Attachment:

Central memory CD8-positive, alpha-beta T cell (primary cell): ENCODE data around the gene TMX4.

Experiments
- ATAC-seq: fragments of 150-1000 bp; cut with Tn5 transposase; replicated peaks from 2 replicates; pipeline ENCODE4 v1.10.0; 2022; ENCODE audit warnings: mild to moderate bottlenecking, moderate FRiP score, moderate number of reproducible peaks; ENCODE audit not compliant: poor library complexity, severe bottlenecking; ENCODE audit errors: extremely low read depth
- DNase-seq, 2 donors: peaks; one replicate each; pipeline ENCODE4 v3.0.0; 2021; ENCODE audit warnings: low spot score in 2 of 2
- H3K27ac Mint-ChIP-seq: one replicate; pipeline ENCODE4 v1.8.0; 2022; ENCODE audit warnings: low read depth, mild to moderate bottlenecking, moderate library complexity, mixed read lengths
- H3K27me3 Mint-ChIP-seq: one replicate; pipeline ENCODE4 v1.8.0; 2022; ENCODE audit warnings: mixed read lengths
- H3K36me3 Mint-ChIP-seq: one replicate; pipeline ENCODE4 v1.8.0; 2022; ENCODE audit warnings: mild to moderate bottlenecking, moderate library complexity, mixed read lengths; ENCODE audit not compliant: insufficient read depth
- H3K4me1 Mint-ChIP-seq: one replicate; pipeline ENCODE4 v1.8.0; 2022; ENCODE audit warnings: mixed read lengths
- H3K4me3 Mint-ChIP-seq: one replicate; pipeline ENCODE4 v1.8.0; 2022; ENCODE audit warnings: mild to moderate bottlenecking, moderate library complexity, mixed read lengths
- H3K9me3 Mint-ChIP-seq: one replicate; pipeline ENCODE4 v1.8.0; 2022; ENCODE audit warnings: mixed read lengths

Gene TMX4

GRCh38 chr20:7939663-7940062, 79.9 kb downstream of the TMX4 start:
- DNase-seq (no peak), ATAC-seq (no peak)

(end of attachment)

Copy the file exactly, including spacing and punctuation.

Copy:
Central memory CD8-positive, alpha-beta T cell (primary cell): ENCODE data around the gene TMX4.

Experiments
- ATAC-seq: fragments of 150-1000 bp; cut with Tn5 transposase; replicated peaks from 2 replicates; pipeline ENCODE4 v1.10.0; 2022; ENCODE audit warnings: mild to moderate bottlenecking, moderate FRiP score, moderate number of reproducible peaks; ENCODE audit not compliant: poor library complexity, severe bottlenecking; ENCODE audit errors: extremely low read depth
- DNase-seq, 2 donors: peaks; one replicate each; pipeline ENCODE4 v3.0.0; 2021; ENCODE audit warnings: low spot score in 2 of 2
- H3K27ac Mint-ChIP-seq: one replicate; pipeline ENCODE4 v1.8.0; 2022; ENCODE audit warnings: low read depth, mild to moderate bottlenecking, moderate library complexity, mixed read lengths
- H3K27me3 Mint-ChIP-seq: one replicate; pipeline ENCODE4 v1.8.0; 2022; ENCODE audit warnings: mixed read lengths
- H3K36me3 Mint-ChIP-seq: one replicate; pipeline ENCODE4 v1.8.0; 2022; ENCODE audit warnings: mild to moderate bottlenecking, moderate library complexity, mixed read lengths; ENCODE audit not compliant: insufficient read depth
- H3K4me1 Mint-ChIP-seq: one replicate; pipeline ENCODE4 v1.8.0; 2022; ENCODE audit warnings: mixed read lengths
- H3K4me3 Mint-ChIP-seq: one replicate; pipeline ENCODE4 v1.8.0; 2022; ENCODE audit warnings: mild to moderate bottlenecking, moderate library complexity, mixed read lengths
- H3K9me3 Mint-ChIP-seq: one replicate; pipeline ENCODE4 v1.8.0; 2022; ENCODE audit warnings: mixed read lengths

Gene TMX4

GRCh38 chr20:7939663-7940062, 79.9 kb downstream of the TMX4 start:
- DNase-seq (no peak), ATAC-seq (no peak)